Beyond The Script
Psychologist and writer Dr Terri Apter will address common myths about women and how to overcome them, with author Zoe Strimpel. They discuss why women’s lives are analysed in such detail, why their choices are so subject to scrutiny, and how they can resist and play with the stereotypes that define them.
The news tends to focus on the antagonism between India and Pakistan. A distinguished panel of academics looks at the common ground between the two countries, in terms of environmental resources and challenges, trade and economic growth, and state formation and geo-politics. Chaired by Anatol Lieven.
In 2007 Sophie Lancaster was attacked in a park because of her appearance. Writer and poet Simon Armitage was so affected by her story that he and his producer Susan Roberts decided to make it into a drama documentary for Radio Four. The result was a profoundly moving piece of work combining specially written poems with an interview with Sylvia, Sophie’s mother. Black Roses was met with critical and public acclaim and subsequently turned into a play for Manchester Royal Exchange. Now in its third incarnation it has been turned into a film and will feature in the BBC’s forthcoming poetry season. Cassian Harrison, controller of BBC Four, talks to Simon and Susan about the challenges of making the film and its journey from radio to stage and now to screen.
Not for broadcast.
The formation of England happened against the odds - the division of the country into rival kingdoms, the assaults of the Vikings, the precarious position of the island on the edge of the known world. But King Alfred ensured the survival of Wessex, his son Eadweard expanded it, and his grandson Æthelstan finally united Mercia and Wessex, conquered Northumbria and became Rex totius Britanniae.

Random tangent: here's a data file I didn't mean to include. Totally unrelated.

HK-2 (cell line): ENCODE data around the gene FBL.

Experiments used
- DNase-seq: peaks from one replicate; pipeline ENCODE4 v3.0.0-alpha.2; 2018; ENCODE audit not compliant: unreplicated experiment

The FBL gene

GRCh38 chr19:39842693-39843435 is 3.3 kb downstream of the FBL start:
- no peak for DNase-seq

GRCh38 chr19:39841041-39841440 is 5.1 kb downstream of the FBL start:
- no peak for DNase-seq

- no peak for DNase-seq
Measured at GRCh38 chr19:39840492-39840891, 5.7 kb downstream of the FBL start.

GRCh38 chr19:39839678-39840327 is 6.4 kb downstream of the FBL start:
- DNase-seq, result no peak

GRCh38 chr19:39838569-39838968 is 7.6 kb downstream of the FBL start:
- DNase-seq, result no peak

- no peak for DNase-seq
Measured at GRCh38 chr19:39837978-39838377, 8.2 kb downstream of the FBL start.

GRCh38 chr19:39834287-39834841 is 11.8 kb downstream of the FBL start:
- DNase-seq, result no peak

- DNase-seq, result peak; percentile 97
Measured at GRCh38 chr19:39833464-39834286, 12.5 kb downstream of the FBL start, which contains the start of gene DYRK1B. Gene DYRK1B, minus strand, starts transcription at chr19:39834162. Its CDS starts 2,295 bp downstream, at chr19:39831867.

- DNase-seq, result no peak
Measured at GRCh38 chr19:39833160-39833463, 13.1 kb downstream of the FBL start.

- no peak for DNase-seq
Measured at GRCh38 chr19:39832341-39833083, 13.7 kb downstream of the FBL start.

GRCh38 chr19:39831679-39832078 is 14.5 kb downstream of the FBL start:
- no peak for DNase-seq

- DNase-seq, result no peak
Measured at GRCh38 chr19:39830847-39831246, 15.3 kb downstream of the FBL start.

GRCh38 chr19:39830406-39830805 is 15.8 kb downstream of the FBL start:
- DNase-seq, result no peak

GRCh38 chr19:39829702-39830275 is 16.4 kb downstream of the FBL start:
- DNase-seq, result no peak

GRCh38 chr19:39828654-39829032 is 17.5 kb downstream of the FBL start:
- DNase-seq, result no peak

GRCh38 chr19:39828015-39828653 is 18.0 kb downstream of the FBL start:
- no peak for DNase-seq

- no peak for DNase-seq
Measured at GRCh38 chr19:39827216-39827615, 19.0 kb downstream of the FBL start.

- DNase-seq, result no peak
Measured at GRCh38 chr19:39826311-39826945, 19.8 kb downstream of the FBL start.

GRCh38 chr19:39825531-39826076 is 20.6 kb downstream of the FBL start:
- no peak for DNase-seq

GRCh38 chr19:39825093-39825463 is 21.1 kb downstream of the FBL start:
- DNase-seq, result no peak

Actors Catrin Stewart and Jacob Ifan, with screenwriter Roger Williams, talk to broadcaster Guto Harri about the acclaimed S4C Port-Talbot-based crime drama - now available on S4C.cymru and with subtitles on the BBCiplayer.
We are delighted to be launching the new novel by one of the most daring and incisive prose writers. Uniting our most urgent contemporary concerns: from the ubiquitous mobile phone to a family in chaos; from the horror of modern war, to the end of privacy, Phone is a stunning novel that combines the high-concept bravura of Self’s Great Apes and The Butt with the deep literary scope and scale of Umbrella and Shark.
Back in 1930, the economist John Maynard Keynes prophesied that by the century's end, technology would see us all working 15-hour weeks. But instead, something curious happened. Today average working hours have not decreased but increased. And now, across the developed world, three-quarters of all jobs are in services or admin, jobs that don't seem to add anything to society: bullshit jobs. The LSE anthropologist explores how this phenomenon – one more associated with the 20th-century Soviet Union, but which capitalism was supposed to eliminate – has happened. In doing so, he looks at how we value work, and how, rather than being productive, work has become an end in itself; the way such work maintains the current broken system of finance capital; and, finally, how we can get out of it. Chaired by Hannah MacInnes.
Do women need equality at home to be equal in the workplace? Scott talks to Gaby Hinsliff.
The Sky News Foreign Affairs Editor discusses whether the phrase ‘Arab Spring’ is harmful to our understanding of what has been happening in the Middle East. Chaired by Oliver Balch.
The high-energy duo are back to share their comic book genius. Discover all the secrets you need to create your own adventures in words and pictures.
Clever, optimistic, beautifully written and very amusing, these three writers’ books explore the relationships within families and between close friends with great insight and humour. The multiple-award-winning Hilary McKay whose new book is Binny For Short, is joined by Natasha Farrant, author of The Diaries of Bluebell Gadsby series, and newcomer Jane Elson, author of A Room Full of Chocolate, for a lively session about the highs and lows of family life and how it inspires their fiction.
What are the key factors for sustainability and change, for disruption and catastrophe? The Director of the London School of Economics considers the threats, internal and external, to global capitalism.